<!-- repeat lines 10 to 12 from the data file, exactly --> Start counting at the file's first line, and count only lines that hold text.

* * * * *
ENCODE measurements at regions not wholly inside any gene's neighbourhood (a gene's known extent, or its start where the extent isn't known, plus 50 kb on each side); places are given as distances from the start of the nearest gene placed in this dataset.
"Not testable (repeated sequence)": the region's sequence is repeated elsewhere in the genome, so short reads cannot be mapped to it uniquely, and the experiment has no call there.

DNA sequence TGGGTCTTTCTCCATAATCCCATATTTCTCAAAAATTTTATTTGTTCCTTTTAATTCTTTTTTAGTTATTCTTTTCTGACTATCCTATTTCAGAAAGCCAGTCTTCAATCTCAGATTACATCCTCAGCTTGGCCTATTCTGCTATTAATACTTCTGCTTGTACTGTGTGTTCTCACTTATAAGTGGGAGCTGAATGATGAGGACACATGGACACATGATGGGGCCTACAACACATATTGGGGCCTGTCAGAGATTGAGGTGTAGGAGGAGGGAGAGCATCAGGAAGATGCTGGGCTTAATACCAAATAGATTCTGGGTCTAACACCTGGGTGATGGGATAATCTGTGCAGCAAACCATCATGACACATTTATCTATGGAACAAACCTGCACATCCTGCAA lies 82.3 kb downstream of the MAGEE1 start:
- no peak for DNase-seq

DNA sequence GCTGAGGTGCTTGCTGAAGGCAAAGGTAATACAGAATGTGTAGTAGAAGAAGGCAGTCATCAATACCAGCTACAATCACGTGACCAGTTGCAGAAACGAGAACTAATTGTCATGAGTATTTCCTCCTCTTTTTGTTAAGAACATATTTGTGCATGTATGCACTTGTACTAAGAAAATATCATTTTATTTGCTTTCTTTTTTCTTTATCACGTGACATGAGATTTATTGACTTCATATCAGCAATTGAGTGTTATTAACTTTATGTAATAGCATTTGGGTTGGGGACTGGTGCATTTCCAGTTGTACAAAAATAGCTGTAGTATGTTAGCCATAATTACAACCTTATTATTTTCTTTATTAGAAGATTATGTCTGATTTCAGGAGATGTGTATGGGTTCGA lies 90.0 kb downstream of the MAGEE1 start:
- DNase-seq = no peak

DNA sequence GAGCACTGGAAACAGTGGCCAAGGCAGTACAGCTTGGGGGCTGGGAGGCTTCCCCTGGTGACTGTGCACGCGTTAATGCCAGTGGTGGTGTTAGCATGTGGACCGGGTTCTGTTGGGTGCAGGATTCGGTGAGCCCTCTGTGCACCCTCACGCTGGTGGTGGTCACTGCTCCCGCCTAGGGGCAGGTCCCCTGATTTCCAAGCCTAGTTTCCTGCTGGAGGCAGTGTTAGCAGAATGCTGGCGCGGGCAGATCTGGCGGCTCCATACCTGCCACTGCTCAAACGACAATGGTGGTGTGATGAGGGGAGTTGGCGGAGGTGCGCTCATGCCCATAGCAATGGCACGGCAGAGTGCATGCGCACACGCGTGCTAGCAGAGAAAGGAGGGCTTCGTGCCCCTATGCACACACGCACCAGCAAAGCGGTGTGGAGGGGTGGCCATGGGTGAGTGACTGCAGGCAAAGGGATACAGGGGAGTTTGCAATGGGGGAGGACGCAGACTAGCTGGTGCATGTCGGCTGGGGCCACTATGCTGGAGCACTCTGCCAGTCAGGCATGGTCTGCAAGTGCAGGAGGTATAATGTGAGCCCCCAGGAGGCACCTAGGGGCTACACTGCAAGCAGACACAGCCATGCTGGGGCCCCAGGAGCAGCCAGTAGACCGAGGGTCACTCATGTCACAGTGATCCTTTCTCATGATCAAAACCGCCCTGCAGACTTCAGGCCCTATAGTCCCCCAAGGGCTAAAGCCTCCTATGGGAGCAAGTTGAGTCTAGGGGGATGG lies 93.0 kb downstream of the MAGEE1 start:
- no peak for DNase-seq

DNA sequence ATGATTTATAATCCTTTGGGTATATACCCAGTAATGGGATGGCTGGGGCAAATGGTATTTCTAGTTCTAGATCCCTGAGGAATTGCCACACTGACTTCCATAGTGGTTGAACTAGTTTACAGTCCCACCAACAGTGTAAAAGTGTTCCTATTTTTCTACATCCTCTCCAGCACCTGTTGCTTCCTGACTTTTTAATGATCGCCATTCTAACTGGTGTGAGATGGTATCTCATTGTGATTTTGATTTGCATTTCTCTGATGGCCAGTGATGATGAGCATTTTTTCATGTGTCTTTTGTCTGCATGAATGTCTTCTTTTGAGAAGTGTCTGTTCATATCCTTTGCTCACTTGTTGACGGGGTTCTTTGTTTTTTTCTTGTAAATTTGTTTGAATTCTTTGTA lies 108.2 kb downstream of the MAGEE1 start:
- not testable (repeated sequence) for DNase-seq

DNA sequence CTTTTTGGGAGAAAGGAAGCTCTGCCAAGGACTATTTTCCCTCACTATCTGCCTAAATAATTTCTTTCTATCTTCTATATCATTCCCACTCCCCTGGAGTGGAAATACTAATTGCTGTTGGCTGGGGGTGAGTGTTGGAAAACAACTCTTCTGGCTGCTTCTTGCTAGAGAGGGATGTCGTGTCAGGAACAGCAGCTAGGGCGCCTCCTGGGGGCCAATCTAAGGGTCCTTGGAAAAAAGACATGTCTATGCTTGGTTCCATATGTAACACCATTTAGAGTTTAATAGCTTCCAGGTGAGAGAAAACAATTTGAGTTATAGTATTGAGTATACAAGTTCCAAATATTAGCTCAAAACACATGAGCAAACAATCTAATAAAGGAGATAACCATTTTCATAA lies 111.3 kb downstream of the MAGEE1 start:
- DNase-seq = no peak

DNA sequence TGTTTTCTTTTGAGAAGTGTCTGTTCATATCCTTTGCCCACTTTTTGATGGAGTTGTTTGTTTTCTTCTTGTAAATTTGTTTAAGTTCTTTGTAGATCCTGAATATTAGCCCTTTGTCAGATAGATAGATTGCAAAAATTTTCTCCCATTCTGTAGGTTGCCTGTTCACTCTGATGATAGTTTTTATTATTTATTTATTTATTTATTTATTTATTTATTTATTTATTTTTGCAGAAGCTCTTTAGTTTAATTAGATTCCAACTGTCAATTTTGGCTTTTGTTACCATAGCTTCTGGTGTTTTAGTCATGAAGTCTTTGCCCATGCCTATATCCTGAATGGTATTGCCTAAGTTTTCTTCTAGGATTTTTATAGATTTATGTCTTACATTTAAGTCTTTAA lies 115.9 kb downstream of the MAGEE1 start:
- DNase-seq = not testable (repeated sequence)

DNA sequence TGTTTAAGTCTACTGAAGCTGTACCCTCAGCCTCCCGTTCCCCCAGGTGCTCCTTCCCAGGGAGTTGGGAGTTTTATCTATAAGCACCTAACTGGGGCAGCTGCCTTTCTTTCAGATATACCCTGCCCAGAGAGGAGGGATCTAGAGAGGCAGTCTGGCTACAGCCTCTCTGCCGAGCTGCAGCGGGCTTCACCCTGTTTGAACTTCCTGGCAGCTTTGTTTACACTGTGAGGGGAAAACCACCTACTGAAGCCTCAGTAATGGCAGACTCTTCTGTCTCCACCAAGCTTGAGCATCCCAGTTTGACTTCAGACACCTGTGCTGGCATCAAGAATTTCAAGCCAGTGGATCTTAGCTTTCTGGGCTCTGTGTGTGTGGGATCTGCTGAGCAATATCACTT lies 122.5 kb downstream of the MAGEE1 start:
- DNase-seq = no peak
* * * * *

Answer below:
- not testable (repeated sequence) for DNase-seq

DNA sequence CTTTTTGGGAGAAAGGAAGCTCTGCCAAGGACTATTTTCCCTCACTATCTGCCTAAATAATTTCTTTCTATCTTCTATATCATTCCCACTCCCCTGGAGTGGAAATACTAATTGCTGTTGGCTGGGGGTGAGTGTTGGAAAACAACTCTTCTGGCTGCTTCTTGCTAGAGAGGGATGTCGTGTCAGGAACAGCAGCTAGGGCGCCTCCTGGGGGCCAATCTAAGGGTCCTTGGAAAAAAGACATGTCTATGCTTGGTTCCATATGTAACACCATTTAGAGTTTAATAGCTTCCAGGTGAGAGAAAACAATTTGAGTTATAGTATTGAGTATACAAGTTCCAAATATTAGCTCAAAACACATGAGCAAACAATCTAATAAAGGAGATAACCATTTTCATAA lies 111.3 kb downstream of the MAGEE1 start:
- DNase-seq = no peak